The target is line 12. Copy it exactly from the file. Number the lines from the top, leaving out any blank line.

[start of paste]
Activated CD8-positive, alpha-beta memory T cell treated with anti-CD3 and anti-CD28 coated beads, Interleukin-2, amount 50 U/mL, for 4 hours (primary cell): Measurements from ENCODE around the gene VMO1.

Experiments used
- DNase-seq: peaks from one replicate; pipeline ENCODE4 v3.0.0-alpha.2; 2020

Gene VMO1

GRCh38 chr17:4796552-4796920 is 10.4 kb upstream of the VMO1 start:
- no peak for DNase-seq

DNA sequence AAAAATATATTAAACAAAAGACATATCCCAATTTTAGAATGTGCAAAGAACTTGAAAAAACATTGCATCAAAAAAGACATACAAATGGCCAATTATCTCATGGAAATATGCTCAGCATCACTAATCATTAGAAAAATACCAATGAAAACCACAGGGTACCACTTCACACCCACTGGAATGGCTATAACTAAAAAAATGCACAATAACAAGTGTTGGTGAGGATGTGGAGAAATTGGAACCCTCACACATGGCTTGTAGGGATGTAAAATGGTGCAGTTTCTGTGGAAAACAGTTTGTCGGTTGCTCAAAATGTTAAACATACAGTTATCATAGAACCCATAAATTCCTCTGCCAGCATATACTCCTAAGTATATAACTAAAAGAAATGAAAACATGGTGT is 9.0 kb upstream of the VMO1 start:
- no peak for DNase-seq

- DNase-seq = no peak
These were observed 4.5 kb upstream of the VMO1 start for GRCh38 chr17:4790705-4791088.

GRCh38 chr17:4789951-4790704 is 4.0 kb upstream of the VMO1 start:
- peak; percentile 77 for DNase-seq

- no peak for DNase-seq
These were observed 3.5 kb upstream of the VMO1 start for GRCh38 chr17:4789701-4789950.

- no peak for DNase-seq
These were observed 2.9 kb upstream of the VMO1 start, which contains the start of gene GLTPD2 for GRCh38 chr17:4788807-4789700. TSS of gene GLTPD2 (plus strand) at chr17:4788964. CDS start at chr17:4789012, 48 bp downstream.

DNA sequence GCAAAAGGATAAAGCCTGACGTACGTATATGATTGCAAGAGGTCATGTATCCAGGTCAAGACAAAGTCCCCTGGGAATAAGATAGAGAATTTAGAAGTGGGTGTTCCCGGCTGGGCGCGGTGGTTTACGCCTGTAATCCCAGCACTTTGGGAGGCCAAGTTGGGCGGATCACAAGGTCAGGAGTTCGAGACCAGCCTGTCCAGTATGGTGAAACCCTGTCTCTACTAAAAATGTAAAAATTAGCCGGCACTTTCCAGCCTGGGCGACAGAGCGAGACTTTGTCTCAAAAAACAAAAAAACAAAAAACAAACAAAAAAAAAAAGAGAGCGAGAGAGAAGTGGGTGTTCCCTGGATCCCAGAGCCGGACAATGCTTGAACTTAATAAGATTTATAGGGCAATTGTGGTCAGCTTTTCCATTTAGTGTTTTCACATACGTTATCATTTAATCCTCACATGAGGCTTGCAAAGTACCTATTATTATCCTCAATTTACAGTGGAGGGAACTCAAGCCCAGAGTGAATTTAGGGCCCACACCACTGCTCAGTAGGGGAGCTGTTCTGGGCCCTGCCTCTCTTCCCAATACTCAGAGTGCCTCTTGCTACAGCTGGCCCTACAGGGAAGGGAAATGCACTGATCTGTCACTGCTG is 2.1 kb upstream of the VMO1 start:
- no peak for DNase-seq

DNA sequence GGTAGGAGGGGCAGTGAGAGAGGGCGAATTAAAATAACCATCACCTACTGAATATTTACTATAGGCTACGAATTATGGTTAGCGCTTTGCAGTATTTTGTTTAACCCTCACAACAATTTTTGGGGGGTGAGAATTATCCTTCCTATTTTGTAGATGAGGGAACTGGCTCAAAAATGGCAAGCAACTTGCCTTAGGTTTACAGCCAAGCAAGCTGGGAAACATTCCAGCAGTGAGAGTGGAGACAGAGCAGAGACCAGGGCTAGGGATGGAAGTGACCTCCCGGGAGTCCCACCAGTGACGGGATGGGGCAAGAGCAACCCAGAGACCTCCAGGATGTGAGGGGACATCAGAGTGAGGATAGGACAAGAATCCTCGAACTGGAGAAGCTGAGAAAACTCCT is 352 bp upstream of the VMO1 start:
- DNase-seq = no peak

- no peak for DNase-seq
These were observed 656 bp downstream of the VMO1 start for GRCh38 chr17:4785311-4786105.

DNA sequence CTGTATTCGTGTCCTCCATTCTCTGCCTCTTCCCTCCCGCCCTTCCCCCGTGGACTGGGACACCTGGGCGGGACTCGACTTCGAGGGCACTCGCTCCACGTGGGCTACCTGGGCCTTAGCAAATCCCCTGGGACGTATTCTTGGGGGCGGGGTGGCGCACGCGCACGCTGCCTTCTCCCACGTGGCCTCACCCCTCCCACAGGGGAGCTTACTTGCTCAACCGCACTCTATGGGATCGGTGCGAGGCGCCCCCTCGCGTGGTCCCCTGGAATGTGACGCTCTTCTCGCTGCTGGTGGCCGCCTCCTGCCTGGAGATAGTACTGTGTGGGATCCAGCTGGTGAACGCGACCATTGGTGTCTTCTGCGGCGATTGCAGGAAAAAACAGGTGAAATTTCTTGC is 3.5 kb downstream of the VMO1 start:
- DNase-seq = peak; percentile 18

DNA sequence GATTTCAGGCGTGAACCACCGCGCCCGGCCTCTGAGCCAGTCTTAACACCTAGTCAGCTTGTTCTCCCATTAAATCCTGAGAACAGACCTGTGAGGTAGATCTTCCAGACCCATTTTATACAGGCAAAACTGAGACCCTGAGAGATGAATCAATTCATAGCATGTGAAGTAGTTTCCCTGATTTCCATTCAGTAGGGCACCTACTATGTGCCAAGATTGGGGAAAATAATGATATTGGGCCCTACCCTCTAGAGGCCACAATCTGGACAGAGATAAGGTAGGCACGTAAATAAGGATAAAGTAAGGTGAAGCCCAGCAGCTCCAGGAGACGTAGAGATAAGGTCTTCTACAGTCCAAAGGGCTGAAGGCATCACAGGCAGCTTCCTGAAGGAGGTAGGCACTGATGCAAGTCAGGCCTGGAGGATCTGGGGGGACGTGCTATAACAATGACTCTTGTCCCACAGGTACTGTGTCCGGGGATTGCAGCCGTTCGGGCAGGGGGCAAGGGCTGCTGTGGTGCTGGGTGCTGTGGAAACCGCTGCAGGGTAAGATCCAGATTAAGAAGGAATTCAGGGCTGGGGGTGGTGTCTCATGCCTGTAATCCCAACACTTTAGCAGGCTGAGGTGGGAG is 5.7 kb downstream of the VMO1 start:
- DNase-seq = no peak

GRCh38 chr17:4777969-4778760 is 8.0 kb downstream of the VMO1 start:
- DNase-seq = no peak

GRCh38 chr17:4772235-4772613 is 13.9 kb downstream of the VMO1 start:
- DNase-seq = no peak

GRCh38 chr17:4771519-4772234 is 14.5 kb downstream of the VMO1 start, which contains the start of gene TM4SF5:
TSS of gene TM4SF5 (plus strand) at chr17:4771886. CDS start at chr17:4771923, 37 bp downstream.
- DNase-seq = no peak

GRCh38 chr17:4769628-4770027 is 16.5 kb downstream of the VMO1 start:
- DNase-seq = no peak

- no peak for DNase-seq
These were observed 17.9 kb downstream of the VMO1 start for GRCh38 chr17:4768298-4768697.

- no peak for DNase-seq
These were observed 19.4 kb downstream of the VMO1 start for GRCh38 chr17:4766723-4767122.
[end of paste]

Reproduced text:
- peak; percentile 77 for DNase-seq